Mustain: Students come first
Few students enter college knowing exactly what they want to accomplish during their university careers. But that’s not the case for incoming Student Government Association President Logan Mustain. He entered school with a vision, and his new position as the voice of the student body has taken him one step closer toward achieving it.
Two years ago, the sophomore student stood in the office of then SGA President Hunter Petrus and pictured himself one day occupying that very seat.
“I actually came in knowing that I wanted to run for (SGA) president,” said Mustain, who also served as the student body president for his high school in Bryant. “Ever since then, I’ve been trying to make it happen.”
Mustain considers himself blessed to have this opportunity to serve the students of A-State. His campaign for office over this semester focused heavily on ways to encourage student involvement throughout the campus.
He has been looking for ways to increase student attendance for athletic events and distributed an interest survey during his election campaign.
“My responsibility as senator was to connect the student body, and that is my responsibility as president as well,” he said.
SGA Parliamentarian Dane Leake, a junior physical education major of Memphis, considers the new president to be ambitious and student-oriented.
“I feel like Logan’s highest interest is to get everyone in SGA involved and have everyone play a role in SGA,” he said.
Mustain’s experience as a freshman and sophomore senator allowed him a behind-the-scenes look into SGA, and gave him and the rest of the recently elected staff fresh ideas on how to improve the system.
In the previous government year, meetings were “short and sweet,” yet little real senator and student interaction was present, according to Leake.
“If we’re out of there in five minutes, that’s a waste,” he said. “(This year) we’ll get in there and discuss, talk about things and maybe have some heated meetings. But that’s the point of SGA.”
The new president also wants to promote an open door policy in all of the SGA offices to encourage maximum student feedback and input.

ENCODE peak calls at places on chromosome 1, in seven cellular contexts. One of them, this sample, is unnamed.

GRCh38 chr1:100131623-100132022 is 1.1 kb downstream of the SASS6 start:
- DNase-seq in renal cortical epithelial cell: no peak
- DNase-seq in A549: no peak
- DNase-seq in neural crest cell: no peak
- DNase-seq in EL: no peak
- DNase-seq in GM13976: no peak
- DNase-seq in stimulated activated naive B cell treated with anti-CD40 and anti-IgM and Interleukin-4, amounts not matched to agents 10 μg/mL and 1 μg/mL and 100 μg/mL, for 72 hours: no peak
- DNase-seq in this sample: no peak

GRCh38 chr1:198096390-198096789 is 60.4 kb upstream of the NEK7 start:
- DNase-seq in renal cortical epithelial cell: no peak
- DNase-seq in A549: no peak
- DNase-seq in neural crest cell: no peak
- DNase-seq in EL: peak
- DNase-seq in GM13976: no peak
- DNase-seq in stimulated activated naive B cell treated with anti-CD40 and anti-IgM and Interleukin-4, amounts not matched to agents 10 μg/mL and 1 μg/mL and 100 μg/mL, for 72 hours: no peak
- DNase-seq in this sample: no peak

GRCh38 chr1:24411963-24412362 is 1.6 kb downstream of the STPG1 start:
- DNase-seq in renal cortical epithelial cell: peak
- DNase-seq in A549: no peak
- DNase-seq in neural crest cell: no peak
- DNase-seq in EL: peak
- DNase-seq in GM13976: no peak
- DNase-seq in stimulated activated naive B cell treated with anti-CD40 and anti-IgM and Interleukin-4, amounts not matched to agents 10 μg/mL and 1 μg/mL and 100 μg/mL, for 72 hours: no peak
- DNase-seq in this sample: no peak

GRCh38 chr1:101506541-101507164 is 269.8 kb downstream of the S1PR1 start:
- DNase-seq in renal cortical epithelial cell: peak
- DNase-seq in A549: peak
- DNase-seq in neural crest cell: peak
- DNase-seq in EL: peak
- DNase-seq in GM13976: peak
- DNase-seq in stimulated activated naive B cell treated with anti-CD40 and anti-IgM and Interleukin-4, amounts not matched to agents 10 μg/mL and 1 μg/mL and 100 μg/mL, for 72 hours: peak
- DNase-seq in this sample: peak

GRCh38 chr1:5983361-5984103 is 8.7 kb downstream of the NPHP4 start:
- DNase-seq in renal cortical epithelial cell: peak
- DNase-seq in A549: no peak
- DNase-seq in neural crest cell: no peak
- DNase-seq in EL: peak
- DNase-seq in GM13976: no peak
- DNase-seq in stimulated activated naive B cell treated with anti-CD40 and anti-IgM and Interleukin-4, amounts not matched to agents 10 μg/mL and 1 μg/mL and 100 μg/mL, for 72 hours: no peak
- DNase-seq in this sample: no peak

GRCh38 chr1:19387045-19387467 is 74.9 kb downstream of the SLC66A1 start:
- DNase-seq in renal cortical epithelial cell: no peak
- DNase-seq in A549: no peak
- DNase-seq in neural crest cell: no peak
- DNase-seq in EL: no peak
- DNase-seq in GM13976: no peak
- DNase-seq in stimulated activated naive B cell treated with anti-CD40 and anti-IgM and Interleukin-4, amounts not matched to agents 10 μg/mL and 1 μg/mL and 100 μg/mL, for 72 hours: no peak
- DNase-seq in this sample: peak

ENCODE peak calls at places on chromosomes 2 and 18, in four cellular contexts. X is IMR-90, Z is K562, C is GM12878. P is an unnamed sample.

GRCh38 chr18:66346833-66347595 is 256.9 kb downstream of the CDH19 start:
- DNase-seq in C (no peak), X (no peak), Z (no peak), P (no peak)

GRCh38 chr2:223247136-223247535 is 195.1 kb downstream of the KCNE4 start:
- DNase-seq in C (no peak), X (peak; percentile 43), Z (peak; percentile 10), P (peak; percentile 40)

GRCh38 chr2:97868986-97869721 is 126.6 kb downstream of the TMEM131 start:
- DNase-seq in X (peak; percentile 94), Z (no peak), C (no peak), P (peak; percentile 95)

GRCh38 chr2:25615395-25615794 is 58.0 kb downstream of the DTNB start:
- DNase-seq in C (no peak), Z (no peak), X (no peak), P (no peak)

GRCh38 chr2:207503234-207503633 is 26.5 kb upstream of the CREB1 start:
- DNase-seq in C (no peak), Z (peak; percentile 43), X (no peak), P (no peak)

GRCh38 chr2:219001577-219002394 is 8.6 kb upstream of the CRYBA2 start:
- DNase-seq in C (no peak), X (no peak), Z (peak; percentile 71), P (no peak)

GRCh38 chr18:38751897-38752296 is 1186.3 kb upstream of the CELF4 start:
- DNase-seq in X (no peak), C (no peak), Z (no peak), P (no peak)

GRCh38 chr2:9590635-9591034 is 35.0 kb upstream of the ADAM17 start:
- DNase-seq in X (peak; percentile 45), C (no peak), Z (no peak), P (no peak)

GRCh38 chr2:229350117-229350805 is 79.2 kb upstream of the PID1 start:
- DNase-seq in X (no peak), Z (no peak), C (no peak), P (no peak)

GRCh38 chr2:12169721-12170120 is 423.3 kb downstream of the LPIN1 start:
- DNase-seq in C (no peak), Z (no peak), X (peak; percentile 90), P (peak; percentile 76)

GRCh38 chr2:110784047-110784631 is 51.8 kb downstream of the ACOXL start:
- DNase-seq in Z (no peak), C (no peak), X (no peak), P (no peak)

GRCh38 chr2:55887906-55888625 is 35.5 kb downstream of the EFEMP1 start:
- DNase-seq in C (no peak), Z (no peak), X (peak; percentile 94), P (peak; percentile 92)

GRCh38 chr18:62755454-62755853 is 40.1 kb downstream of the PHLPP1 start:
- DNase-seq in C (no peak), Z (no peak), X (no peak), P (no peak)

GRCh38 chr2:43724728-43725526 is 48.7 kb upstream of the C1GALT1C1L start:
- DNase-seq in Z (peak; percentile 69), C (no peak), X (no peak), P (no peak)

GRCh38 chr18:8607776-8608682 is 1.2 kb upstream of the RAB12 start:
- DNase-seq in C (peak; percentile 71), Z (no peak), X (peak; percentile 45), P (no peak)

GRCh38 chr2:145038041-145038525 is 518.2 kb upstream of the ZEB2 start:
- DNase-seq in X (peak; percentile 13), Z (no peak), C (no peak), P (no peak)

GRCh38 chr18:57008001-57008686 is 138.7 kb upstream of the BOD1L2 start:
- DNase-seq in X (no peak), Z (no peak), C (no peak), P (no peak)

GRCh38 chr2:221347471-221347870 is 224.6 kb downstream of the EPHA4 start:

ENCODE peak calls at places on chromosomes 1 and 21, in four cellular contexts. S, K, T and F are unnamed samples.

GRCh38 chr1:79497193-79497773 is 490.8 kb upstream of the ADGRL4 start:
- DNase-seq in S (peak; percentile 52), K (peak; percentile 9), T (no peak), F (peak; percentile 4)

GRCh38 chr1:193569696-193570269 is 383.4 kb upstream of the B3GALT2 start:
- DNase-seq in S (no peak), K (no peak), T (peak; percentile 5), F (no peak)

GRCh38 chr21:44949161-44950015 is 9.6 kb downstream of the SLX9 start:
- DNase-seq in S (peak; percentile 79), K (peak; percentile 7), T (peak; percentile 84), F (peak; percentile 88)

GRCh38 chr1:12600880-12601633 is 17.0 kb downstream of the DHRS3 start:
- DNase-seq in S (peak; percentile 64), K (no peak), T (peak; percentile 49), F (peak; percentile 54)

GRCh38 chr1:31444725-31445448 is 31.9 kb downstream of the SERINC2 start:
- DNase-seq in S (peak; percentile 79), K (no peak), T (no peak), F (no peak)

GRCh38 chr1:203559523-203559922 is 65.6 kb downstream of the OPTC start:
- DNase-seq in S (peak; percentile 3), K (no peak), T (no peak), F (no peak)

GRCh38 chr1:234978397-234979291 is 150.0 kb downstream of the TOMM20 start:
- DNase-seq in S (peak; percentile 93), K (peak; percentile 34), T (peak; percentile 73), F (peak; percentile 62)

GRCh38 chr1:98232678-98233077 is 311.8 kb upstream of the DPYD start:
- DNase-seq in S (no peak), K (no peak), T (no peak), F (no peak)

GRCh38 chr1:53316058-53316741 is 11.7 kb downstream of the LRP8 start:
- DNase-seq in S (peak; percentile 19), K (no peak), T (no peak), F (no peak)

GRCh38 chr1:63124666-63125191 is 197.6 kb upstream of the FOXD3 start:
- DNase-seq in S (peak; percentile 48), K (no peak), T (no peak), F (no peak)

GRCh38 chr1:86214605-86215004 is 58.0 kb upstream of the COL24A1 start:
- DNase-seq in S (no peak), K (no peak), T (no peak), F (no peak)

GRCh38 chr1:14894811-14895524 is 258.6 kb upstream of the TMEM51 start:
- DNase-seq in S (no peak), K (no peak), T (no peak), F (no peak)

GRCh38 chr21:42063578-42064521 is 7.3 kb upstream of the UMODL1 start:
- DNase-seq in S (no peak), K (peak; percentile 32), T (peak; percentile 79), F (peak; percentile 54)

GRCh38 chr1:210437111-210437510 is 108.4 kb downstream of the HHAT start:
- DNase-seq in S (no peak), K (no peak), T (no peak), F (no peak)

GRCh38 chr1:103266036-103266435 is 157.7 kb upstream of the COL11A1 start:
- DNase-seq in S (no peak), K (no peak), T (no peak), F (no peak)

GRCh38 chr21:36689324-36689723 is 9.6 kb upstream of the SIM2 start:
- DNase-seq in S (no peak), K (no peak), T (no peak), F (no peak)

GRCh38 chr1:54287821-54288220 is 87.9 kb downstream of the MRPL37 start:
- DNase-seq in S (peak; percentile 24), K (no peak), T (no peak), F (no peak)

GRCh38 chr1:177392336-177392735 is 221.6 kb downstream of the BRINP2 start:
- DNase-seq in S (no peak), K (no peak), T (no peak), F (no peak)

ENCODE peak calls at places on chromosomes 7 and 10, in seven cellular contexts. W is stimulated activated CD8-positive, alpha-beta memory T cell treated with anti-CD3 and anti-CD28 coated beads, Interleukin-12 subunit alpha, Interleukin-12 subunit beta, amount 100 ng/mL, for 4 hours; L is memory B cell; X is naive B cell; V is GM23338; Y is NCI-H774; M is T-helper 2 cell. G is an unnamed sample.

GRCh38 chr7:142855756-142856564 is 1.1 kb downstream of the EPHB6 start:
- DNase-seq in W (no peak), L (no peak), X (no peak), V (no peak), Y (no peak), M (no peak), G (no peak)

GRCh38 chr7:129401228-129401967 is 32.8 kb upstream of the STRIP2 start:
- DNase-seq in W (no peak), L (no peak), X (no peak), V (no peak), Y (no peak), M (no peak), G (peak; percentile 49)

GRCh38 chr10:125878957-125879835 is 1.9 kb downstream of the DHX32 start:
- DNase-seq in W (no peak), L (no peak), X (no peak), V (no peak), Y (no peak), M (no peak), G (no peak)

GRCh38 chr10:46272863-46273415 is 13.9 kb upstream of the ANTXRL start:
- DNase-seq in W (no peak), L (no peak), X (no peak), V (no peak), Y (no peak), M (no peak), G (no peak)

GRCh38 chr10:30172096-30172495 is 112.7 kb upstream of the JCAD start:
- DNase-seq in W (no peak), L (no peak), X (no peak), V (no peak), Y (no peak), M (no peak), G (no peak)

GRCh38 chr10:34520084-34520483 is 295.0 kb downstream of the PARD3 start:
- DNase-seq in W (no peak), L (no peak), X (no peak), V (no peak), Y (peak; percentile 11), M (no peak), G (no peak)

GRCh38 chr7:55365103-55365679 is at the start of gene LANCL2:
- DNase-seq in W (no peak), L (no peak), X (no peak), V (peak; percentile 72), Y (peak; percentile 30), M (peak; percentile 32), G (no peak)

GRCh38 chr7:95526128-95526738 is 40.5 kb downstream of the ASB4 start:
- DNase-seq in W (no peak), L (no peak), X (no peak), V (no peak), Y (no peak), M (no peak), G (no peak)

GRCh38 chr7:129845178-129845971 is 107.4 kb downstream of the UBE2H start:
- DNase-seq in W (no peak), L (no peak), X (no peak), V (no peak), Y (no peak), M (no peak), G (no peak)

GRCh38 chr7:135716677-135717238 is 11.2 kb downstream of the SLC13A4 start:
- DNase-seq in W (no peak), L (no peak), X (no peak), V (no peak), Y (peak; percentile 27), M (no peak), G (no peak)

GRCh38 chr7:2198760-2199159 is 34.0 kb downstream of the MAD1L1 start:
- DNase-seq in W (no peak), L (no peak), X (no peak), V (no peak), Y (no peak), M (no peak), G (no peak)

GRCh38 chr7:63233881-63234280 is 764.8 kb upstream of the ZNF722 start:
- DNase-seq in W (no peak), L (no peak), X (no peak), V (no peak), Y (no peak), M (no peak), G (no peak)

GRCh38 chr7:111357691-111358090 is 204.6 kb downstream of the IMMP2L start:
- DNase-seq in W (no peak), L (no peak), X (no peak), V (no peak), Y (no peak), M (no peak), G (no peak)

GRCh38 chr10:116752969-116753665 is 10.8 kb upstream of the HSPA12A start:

Incoming SGA Vice President Brooks Jones, a sophomore finance and accounting major of Monticello, said meeting the needs and knowing the opinions of the students is vital to the success of SGA and the university.
“One of the reasons Logan and I ran together in our campaign is that we have a similar vision for the university. We wanted to see transformation in the SGA office to a student-focused approach. That’s one thing we’re going to try to do throughout our administration, we’re going to try to include students, put students first and put first the issues that matter most to them,” Jones said.
Taylor Pannell, a junior radio-television major of Cabot and SGA Chief of Staff, agrees that students should come first for senate decisions.
“It’s not about what SGA wants to do, it’s about what the student body wants to do,” he said.
A few of the issues on 2014-2015 SGA agenda are ways to make the A-State dining options more weekend friendly, adding more bikes to the free rental program, creating a rivalry game for ASU athletics and continuing to develop the game day student section.
“Hearing what students want is going to make my term a lot easier,” Mustain said. “First I need to know what their opinions are, then I can voice them to the faculty and staff.”
Mustain said he is already getting comfortable in his new role. Recently, he has reached beyond the limits of A-State and begun attempting to reboot the Sunbelt Leadership Conference into a viable leadership and visionary team.
“It dawned on me when I didn’t see any results (in a Google search) that the conference has never taken place,” he said. “I decided I wanted my staff to be responsible for creating it.”
In looking to begin the Sunbelt Leadership Conference again, Mustain has been reaching out to leaders of other universities across the mid-south.
“We’ve really had some good dialogue here recently, and that’s been really interesting to me to see how their campuses are shaping up,” Mustain said. 12
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